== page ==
WHO gets stern on screens
New recommendations from the World Health Organization say children under the age of two shouldn't have any screen time.
The report outlines the amount of time children under-5 should spend sleeping, sitting and running around.
Letting them play computer games and watch TV or YouTube will increase the chance they grow up sedentary and obese, the WHO says.
Once they're walking, children should spend "at least" three hours doing physical activities each day, with kids aged three and four spending at least an hour in moderate to vigorous exercise, the guidelines state.
But London expert Professor Russell Viner from the Royal College of Paediatrics and Child Health (RCPCH) told Newshub the guidelines weren't helpful and parents should set the rules.
"Some people would like a straight up 'no more than three hours' or 'no more than two hours', and bam, that's done. However let's be clear, that's never going to work."
Research from the RCPCH had found only weak evidence for a time limit on screens, but good support that they should be avoided one hour before bedtime.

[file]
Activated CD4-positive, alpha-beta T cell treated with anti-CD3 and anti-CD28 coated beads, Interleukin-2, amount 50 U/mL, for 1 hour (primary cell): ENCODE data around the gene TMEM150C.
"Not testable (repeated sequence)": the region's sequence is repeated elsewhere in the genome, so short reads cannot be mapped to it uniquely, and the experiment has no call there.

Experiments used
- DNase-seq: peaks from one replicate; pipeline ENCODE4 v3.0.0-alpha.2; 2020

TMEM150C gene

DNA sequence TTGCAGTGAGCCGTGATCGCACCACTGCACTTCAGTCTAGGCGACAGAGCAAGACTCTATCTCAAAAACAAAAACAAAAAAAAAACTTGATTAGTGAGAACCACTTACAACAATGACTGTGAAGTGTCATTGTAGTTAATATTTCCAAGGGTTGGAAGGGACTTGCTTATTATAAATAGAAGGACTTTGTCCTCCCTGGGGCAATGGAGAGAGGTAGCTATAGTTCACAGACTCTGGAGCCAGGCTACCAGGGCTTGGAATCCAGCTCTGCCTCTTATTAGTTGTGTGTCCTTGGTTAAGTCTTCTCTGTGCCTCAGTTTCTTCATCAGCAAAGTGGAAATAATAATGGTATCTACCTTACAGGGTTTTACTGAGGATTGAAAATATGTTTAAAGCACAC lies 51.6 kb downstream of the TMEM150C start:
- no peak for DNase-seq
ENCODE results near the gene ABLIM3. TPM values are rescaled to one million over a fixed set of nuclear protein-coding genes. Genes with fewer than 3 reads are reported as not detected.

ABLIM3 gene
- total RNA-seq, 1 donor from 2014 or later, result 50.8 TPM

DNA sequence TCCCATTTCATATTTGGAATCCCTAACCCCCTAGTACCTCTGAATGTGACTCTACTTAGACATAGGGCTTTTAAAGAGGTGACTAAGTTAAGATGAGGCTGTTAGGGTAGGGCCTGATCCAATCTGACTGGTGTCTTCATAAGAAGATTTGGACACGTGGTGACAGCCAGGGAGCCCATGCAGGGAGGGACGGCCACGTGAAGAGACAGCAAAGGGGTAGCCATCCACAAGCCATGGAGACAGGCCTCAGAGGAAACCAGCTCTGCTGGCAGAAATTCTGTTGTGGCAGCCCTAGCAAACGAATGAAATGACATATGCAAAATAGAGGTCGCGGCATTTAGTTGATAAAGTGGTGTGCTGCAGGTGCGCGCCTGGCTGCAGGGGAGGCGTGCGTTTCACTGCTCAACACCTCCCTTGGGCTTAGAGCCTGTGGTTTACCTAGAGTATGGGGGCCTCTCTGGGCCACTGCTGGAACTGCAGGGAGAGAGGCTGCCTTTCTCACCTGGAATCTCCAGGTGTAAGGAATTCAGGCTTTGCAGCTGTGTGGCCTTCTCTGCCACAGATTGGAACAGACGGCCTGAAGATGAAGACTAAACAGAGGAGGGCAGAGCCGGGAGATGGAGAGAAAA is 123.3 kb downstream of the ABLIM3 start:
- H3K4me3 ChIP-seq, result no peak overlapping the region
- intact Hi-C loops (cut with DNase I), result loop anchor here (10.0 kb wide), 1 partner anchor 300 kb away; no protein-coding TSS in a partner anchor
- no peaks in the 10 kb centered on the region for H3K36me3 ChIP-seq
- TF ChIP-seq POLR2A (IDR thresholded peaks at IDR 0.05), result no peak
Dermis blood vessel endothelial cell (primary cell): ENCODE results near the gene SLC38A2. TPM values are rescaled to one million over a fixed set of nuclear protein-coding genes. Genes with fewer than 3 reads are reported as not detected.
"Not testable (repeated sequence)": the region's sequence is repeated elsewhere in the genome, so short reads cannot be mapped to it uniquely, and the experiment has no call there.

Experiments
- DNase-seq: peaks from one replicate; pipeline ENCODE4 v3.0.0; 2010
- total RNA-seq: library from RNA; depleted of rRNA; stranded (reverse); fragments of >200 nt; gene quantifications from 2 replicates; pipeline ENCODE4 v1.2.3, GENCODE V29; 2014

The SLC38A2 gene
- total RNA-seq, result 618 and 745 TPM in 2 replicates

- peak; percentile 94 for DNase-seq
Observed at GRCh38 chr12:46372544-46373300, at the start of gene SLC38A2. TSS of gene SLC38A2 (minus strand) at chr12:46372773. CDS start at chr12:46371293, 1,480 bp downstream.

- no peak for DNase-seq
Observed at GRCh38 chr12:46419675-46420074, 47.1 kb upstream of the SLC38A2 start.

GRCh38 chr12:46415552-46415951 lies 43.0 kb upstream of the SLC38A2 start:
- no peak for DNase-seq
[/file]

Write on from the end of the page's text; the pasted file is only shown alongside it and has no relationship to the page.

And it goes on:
University of London cognitive psychology reader Dr Tim Smith told the BBC the guidelines only further confused existing conflicting recommendations, including those from the RCPCH, that had "bombarded" parents in recent months.
"While the report makes a potentially helpful step in distinguishing sedentary screen time from active screen-based games, where physical activity is required, this remains an oversimplification of the many ways young children and their families engage with screen media," he said.
New Zealand's Ministry of Health discourages screen time for under-two-year-olds and recommends limiting screen time to less than one hour a day for children aged two years and older.
The full report is available on Scimex.